How did Sen. John McCain’s commitment to addressing global warming and advancing human rights become sources of opposition from Christian Right leader James Dobson?
In an exclusive statement last Wednesday to the Wall Street Journal, the founder of Focus on the Family said he had seen “no evidence that Sen. McCain is successfully unifying the Republican Party or drawing conservatives into his fold. To the contrary, he seems intent on driving them away. To my knowledge, he has not reached out to pro-family leaders or changed any of the positions that have troubled them.”
Dobson then ticked off the issues that trouble conservative Christians. He listed opposition to stem-cell research and gay marriage before he added “governmental intervention in the global warming debate.” But Dobson didn’t stop there. He criticized McCain’s interest in shutting down the Guantanamo prison and opposition to U.S. torture.
That’s right. Supporting torture and ignoring global warming appear to be front-burner issues for the Christian Right.
“I could not vote for Sen. John McCain, even if he goes on to win the Republican nomination,” said Dobson in an early February endorsement of Mike Huckabee.
“I am convinced Sen. McCain is not a conservative, and in fact, has gone out of his way to stick his thumb in the eyes of those who are,” said Dobson in another statement. “I cannot, and will not, vote for Sen. John McCain, as a matter of conscience.”
Two months later in an interview on FOX, Dobson said, “I will certainly vote. I think we have a God-given responsibility to vote, and there are all of the candidates and the issues down the ballot that we have an obligation to weigh in on and let our voices be heard.”
He didn’t say he would vote for McCain. He did question whether McCain could call himself pro-life with his position favoring embryonic stem-cell research.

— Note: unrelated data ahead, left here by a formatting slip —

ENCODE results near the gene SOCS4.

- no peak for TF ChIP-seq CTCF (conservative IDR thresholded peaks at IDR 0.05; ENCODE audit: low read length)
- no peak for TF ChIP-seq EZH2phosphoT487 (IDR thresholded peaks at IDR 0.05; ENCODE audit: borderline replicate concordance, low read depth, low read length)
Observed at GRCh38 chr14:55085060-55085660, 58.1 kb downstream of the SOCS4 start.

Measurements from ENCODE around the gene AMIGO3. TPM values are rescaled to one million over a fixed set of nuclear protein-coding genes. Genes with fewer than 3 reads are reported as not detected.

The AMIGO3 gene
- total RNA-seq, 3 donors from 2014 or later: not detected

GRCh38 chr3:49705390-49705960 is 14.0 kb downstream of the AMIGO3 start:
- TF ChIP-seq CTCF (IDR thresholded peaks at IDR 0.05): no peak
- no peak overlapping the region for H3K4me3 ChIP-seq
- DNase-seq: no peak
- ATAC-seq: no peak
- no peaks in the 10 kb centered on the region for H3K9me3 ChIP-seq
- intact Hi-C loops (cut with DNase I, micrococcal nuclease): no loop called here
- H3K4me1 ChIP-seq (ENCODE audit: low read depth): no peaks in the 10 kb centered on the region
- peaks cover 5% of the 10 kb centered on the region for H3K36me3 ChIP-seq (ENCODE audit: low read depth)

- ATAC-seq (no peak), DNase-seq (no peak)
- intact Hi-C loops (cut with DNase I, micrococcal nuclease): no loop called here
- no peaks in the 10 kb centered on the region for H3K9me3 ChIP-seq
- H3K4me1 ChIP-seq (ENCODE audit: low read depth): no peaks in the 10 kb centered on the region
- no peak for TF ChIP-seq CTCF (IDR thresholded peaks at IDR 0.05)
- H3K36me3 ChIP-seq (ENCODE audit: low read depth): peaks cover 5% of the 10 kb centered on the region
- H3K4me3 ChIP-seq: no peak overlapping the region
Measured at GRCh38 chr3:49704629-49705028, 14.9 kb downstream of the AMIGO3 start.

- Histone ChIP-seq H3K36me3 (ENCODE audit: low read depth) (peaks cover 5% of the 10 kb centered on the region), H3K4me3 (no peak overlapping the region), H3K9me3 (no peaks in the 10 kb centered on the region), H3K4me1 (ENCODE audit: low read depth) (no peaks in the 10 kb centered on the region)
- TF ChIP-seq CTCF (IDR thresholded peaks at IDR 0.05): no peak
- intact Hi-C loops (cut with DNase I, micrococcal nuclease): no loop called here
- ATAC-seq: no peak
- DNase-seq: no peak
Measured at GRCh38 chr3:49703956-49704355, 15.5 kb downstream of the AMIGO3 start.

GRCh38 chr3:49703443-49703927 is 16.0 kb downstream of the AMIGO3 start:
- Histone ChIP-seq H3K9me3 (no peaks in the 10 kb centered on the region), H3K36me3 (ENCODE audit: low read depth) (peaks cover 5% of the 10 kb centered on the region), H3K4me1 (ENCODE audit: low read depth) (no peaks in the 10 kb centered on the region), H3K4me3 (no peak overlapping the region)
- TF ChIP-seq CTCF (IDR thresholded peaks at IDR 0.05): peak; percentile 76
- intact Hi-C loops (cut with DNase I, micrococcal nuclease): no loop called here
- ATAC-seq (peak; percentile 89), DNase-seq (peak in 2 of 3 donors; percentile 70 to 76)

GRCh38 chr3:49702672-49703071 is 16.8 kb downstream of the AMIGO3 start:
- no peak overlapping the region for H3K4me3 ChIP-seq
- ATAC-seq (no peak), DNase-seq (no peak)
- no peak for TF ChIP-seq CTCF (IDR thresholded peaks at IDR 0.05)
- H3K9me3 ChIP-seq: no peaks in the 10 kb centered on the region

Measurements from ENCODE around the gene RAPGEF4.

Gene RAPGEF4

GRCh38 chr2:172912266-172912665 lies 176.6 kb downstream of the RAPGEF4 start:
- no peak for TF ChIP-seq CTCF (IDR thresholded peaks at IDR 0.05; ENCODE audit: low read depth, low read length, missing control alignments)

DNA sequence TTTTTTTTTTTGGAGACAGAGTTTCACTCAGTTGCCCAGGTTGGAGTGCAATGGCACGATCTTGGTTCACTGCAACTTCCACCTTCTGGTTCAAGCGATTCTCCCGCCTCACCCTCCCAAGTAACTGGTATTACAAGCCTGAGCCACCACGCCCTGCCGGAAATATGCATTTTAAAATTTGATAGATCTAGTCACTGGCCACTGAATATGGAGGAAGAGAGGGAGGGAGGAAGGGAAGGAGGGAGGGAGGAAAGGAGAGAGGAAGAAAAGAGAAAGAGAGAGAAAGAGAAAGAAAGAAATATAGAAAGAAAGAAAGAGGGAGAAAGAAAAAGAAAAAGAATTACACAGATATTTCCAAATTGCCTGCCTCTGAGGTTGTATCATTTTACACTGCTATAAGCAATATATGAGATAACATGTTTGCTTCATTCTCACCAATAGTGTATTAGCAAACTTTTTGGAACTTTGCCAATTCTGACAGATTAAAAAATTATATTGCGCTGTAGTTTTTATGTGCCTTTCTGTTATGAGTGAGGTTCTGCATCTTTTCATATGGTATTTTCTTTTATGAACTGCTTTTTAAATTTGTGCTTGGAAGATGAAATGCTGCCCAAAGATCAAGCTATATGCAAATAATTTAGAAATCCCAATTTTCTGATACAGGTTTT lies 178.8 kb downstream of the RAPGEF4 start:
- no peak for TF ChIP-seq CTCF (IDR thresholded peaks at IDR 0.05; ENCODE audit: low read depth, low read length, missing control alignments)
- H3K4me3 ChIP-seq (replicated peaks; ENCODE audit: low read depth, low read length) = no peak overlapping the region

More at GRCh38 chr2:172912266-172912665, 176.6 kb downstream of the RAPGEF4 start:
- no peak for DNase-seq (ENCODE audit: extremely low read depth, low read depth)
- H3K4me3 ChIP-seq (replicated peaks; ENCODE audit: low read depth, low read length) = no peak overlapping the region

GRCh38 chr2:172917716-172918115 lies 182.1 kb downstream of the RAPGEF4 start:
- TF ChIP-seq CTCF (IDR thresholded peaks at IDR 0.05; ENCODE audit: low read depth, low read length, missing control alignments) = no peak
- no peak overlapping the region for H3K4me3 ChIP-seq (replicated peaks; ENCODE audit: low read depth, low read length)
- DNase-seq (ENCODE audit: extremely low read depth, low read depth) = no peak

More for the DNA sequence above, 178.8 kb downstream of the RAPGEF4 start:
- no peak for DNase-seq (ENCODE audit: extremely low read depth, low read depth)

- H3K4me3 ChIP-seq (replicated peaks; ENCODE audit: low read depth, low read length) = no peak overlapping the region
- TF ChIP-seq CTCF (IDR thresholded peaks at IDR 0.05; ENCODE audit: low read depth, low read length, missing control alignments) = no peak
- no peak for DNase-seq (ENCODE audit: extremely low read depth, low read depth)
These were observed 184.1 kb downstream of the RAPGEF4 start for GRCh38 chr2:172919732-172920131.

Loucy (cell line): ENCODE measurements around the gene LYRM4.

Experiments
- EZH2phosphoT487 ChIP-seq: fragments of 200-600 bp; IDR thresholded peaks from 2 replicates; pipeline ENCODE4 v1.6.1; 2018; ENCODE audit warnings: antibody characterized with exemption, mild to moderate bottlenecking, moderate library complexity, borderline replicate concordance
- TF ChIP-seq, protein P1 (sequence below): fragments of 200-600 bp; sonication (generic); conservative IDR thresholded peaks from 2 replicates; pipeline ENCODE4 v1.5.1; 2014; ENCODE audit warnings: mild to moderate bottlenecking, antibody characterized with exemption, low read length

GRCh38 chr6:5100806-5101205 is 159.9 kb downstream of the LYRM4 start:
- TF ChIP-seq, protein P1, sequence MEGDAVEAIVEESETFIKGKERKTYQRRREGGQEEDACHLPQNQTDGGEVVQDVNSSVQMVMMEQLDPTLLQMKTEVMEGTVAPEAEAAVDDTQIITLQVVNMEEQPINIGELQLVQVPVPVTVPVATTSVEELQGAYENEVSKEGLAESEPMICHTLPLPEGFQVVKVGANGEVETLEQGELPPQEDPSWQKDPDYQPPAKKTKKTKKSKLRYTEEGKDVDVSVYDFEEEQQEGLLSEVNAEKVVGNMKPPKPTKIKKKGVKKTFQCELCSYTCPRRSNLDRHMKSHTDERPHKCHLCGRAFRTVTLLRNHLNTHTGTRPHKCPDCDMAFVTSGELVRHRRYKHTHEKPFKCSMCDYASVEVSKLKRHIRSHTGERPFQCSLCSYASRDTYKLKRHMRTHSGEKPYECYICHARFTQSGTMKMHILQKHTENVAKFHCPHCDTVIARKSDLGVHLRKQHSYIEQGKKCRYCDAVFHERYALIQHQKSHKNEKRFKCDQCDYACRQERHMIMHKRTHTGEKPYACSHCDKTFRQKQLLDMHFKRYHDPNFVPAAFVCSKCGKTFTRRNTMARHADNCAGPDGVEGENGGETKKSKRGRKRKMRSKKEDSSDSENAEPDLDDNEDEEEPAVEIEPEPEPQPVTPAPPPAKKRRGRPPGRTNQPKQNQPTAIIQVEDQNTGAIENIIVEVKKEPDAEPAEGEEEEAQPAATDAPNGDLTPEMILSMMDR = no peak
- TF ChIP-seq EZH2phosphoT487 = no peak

Dobson’s opposition to stem-cell research, which he considers a form of abortion, is rooted in his Christian worldview, as is his opposition to gay marriage. Both issues have claims to the biblical witness and the Christian moral tradition.
The same can be said by those who oppose torture and advocate for the environment. The biblical witness is clear about respect for human beings who are made in God’s image and human responsibility to care for creation. Thoughtful Christians move from these widely accepted moral teachings to respecting the dignity of prisoners and addressing global warming.
Dobson, however, doesn’t spell out why taking these steps is against the Christian agenda. Instead he speaks as if Christians intrinsically ought to favor torture and inaction on global warming. How he contorts Christian theology to justify the former and oppose action on the later is a puzzle.
Perhaps he finds appealing the argument of Southern Baptist Convention leaders who favor torture because to oppose torture “threatens to undermine Christian moral witness in contemporary culture by dividing evangelicals.” Besides, situation ethics necessitates that sometimes torture is the right thing to do.
In terms of climate change, Dobson signed a statement in 2006 which said evangelicals care about the environment but that since evangelicals did not have a consensus about global warming there should be room for disagreement.
A year later, Dobson said that an evangelical statement calling for global warming action was threatening the unity of evangelicals and was shifting their attention away from opposition to abortion and gay marriage.
Dobson’s addition of torture and inaction on global warming to the conservative litmus test for McCain appears to be less about moral values than organizational unity. Call it control.
Robert Parham is executive director of the Baptist Center for Ethics.